As discussed above, it is possible to form a variety of articles by introducing a material into the voids of a colloidal crystal (and then optionally removing the crystal material). Specifically, ordered structures formed in such a manner are useful for a variety of photonic applications, including optical filters, optical switches, waveguides, routers, laser cavities and other photonic band gap applications. Particular design considerations for PBG materials are known in the art, as reflected for example in J. D. Joannopoulos et al., Photonic Crystals, Princeton University Press (1995), the disclosure of which is hereby incorporated by reference. Other applications include filters, catalysts, and biocompatible materials.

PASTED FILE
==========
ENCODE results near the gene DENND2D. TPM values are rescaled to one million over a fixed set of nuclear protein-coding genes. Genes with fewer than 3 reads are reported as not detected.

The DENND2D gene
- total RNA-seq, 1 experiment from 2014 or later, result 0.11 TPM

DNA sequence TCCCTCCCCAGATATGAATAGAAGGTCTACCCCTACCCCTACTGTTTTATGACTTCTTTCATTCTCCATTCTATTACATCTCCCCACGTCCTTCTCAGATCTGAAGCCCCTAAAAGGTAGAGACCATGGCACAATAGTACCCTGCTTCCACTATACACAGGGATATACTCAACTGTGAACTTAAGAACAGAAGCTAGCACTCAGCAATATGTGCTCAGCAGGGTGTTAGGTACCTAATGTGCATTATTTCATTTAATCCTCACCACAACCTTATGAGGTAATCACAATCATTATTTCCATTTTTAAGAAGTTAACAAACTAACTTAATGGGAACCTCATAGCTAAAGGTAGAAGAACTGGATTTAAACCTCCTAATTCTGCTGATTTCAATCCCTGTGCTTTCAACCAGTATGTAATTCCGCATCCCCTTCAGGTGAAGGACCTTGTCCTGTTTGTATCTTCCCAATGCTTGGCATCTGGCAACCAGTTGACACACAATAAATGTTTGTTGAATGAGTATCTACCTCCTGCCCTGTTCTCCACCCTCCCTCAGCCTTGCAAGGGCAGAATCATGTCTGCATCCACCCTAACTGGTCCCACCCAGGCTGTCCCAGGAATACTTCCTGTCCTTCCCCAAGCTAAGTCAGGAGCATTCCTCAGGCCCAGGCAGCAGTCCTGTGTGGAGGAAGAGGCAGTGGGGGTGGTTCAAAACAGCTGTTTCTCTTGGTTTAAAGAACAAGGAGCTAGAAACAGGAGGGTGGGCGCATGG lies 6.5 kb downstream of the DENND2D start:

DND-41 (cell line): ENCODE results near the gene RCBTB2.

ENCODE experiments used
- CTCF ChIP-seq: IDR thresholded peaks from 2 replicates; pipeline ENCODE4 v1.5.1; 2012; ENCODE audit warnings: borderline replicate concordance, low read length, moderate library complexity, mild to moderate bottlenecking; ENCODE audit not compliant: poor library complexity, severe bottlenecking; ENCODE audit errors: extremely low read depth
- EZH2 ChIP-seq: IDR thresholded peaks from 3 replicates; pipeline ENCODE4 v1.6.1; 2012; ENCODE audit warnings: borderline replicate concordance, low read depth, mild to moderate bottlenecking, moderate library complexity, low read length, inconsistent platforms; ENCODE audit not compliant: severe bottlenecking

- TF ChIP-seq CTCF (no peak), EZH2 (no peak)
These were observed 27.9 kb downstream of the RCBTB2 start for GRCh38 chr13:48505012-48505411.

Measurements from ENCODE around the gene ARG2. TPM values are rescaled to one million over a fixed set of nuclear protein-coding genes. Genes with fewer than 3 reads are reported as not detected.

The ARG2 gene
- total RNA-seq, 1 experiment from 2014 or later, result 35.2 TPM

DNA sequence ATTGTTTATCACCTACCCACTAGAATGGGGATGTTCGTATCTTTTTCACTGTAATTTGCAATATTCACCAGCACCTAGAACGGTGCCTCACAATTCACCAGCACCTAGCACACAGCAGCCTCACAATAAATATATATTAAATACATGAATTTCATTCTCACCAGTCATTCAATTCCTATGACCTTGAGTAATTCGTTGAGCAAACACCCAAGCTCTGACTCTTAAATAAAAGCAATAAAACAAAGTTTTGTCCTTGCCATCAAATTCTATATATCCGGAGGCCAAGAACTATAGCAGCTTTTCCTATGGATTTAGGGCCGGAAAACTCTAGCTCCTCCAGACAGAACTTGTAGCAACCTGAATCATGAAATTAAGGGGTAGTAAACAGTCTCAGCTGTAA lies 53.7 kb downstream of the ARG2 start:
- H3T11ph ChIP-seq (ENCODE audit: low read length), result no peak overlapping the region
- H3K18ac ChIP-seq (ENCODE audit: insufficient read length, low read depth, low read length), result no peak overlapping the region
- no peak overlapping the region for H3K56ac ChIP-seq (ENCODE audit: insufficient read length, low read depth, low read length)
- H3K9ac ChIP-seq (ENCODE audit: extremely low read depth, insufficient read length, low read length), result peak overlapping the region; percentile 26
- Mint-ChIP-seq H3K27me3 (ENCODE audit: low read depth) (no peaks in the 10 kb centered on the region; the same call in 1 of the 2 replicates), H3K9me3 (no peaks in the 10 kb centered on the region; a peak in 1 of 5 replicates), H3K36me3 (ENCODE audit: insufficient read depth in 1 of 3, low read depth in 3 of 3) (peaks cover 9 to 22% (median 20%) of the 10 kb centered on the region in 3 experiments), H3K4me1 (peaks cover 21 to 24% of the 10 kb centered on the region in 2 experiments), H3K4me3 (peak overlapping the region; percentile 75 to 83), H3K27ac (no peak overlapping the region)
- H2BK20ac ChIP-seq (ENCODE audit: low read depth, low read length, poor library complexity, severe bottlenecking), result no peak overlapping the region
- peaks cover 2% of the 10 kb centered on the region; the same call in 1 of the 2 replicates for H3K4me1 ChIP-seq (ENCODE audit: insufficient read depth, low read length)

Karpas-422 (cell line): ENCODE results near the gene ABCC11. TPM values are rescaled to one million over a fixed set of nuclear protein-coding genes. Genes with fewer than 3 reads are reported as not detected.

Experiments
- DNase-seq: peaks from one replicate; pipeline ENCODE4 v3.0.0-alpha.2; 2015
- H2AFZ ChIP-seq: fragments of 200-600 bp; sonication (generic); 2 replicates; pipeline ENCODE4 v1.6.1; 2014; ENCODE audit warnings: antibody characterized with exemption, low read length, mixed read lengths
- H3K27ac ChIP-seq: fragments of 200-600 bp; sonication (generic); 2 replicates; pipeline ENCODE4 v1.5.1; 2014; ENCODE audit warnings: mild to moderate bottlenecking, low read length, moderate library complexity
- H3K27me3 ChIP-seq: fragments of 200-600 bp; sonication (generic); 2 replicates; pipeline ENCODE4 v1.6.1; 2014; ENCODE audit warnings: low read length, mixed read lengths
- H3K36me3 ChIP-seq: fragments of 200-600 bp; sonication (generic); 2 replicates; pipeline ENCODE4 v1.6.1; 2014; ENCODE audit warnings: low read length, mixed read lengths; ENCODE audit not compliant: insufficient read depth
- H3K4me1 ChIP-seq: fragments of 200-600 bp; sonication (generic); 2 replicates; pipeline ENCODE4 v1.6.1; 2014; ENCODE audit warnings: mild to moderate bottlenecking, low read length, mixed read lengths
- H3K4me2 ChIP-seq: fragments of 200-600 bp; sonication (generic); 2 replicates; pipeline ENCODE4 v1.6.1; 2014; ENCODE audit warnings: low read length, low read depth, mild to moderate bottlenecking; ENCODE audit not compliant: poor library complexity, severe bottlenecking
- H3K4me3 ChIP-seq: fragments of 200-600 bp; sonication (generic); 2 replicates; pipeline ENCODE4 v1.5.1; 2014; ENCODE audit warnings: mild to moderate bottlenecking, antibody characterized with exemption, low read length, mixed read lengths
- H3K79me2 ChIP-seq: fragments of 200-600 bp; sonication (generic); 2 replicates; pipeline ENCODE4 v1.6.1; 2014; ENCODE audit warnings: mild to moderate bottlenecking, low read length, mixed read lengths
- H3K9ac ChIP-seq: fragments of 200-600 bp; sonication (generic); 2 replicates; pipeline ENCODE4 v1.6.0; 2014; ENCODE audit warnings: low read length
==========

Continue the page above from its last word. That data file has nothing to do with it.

The invention will be further clarified by the following examples, which are intended to be exemplary.

EXAMPLE 1

A colloidal template of the invention was constructed by the following process. A 4 cm2 array of 0.96 micron square windows, separated by 0.64 microns, were defined with photoresist on a silicon wafer coated with approximately 400 nm of silicon dioxide. The windows were etched to a depth of 200 nm by reactive ion etching with CHF3. The photoresist layer was removed, and the structure was then etched for 5 minutes in 4 wt. % aqueous HF.